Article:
WHO Report Highlights Global Health Risk of Traffic

capt.2680f7db33b94717a19bf178879a0b20.stallworth_pedestrian_killed_football_ny154.jpgPro football player Donte’ Stallworth was sentenced to jail today after killing a pedestrian in an alcohol-related crash. (Photo: AP)

The disparity between the 13 percent of road fatalities suffered by non-drivers and the amount that the federal government spends on their safety — less than 1 percent — may come as a surprise to some Americans. But the situation is far worse in the developing world, according to a new World Health Organization report.

Surveying data on crashes and driving from 178 nations, the WHO found that wealthy nations such as the U.S., U.K. and Germany own more than half of the world’s registered cars but suffer only 8.5 percent of global traffic fatalities.

It is low-income nations, from Vietnam to Ghana to Nepal, that must contend with more than 40 percent of worldwide traffic deaths despite owning less than 10 percent of all registered cars.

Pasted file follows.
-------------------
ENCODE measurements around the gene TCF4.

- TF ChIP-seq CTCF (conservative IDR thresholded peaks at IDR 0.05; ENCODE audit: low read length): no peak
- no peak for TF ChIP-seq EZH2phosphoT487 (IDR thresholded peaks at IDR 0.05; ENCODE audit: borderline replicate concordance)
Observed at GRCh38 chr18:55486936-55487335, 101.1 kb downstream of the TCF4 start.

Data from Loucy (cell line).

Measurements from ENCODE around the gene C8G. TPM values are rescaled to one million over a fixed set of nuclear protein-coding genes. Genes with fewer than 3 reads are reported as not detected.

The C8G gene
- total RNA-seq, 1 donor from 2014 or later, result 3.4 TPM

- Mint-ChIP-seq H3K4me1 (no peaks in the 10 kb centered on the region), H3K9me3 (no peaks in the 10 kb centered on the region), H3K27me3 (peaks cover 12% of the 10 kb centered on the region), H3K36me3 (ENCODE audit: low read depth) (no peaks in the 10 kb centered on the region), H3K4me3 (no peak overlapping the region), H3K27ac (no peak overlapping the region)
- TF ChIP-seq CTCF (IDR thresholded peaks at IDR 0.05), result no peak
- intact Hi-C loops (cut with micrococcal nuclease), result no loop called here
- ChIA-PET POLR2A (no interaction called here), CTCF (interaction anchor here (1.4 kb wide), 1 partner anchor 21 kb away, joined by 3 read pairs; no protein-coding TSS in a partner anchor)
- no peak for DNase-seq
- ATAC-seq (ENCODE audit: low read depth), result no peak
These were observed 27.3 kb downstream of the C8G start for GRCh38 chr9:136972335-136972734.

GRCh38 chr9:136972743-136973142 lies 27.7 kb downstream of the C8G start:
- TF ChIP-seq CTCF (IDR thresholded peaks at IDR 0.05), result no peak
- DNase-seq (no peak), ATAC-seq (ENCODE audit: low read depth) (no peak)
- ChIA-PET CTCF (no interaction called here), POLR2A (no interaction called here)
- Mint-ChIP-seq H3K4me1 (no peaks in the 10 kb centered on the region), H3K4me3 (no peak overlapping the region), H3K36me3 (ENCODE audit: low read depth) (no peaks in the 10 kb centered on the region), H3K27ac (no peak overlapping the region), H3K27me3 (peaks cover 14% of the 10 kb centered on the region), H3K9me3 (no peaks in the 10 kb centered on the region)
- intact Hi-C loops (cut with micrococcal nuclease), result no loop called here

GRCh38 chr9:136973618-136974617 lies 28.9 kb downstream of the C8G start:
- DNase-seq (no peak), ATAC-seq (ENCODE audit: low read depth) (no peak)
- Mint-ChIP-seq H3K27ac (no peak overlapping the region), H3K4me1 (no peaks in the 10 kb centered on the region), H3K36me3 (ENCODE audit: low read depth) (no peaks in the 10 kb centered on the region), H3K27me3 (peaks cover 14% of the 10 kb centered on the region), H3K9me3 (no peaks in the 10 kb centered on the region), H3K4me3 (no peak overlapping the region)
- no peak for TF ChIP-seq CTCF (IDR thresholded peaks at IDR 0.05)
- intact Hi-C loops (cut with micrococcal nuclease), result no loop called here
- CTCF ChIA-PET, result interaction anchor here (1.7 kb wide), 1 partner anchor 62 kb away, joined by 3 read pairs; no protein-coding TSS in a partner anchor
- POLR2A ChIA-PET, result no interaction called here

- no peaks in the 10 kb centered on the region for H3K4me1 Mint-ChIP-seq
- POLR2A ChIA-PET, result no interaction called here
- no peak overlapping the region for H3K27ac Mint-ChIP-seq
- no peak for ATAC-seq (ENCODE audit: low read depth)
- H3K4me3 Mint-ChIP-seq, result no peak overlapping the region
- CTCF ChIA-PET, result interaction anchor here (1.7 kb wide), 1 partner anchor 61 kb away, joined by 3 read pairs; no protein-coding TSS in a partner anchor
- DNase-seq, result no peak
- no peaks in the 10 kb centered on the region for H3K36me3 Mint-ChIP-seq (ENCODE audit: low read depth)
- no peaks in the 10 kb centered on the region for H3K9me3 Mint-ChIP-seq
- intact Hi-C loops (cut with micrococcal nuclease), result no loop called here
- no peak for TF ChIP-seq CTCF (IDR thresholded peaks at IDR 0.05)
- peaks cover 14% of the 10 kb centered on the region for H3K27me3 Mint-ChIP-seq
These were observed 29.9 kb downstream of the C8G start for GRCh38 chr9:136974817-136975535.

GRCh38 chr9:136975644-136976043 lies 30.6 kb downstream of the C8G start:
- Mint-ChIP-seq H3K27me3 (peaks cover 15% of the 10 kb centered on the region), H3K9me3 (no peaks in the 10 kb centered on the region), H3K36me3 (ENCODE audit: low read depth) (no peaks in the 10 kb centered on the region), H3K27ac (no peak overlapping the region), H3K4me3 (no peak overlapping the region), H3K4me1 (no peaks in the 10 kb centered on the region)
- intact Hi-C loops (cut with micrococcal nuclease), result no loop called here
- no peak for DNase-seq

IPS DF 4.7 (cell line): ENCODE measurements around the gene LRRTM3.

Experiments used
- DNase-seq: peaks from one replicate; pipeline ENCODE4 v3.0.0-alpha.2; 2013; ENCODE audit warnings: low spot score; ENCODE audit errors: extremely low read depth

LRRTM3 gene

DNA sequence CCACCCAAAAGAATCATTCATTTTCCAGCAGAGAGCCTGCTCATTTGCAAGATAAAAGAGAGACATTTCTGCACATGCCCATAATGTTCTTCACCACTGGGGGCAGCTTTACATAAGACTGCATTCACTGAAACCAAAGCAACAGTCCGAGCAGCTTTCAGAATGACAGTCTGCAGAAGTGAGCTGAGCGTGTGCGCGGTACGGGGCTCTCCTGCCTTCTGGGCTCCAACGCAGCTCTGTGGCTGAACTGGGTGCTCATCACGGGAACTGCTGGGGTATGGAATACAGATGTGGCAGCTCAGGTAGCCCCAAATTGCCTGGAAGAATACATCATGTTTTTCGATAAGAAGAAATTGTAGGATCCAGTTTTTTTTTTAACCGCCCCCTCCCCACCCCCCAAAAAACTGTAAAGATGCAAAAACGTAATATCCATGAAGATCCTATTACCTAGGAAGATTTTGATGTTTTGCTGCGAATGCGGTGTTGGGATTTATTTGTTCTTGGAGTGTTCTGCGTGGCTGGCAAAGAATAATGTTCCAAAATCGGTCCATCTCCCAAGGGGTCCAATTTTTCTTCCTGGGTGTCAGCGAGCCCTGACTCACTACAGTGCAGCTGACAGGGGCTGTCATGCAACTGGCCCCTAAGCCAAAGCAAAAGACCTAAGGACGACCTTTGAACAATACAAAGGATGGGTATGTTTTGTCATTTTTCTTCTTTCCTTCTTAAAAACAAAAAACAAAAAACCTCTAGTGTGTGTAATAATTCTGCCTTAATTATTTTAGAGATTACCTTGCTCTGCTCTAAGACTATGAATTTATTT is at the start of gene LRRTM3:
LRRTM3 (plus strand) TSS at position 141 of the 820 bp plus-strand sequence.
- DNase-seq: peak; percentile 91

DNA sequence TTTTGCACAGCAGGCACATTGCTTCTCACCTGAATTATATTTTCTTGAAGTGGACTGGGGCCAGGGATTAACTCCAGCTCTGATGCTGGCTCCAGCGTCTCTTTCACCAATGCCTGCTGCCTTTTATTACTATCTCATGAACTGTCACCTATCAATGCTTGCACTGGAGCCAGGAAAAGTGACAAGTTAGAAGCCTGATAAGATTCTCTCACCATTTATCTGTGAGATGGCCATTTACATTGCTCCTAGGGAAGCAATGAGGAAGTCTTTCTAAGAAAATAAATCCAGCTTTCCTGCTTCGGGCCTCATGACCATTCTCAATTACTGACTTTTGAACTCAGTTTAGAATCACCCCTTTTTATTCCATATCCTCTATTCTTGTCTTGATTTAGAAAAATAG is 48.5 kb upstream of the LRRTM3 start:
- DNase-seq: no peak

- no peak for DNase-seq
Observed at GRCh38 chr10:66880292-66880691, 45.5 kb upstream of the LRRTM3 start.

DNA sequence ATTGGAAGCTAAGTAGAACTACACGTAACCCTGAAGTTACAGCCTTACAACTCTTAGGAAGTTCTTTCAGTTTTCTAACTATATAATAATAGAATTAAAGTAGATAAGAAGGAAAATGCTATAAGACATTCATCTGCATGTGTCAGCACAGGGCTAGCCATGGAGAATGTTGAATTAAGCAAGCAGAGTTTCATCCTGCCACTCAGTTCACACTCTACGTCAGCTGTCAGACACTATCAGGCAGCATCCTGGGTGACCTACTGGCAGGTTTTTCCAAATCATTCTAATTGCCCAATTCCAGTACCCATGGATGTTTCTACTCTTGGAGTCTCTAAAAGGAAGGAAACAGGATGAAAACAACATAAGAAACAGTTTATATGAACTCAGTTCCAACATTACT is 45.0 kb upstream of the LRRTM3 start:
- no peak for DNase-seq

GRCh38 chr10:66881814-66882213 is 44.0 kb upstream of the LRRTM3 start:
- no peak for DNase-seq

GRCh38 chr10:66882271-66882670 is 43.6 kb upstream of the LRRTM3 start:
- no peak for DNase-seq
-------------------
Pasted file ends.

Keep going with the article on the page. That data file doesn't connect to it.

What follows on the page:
The WHO also found that non-drivers bear a significant share of traffic’s health risks. Pedestrians and bike riders of all types account for nearly one-half of the world’s 1.27 million annual deaths on the road.

Only 15 percent of nations, according to the report, have laws that fully address the five risk factors for traffic safety: speed, helmets, child restraints, seat belts and drunk driving.

As the Washington Post noted, the report’s authors (who received funding from New York City Mayor Mike Bloomberg’s philanthropic group) think their conclusions can provide momentum for something resembling a global "complete streets" movement:

Until the current recession, auto sales in some developing countries
were increasing by more than 10 percent a year. The authors hope the
report will help stimulate governments and engineers to design roads
that can accommodate a huge influx of cars but also out-of-car users.

ALSO ON STREETSBLOG

Pedestrian Safety: The National Picture

|
Whose light is it, anyway? A recent story in USA Today talked about the growing national movement for pedestrian and bicyclist safety. The piece included a table that showed the number of pedestrians killed state by state in 2005 (Florida, with 3.24 deaths per 100,000 population, was the worst for pedestrians, while New Hampshire was […]

StreetFilms: “Something Has to Be Done”

|
Emergency Pedestrian Safety RallyRunning time: 4 minutes 38 seconds  Here are some highlights from Sunday’s rally for pedestrian safety. In the words of Audrey Anderson, whose 14-year-old son, Andre, was killed by an SUV while he was riding his bike: "Drivers who kill and are not apparently drunk walk away from crash sites as free […]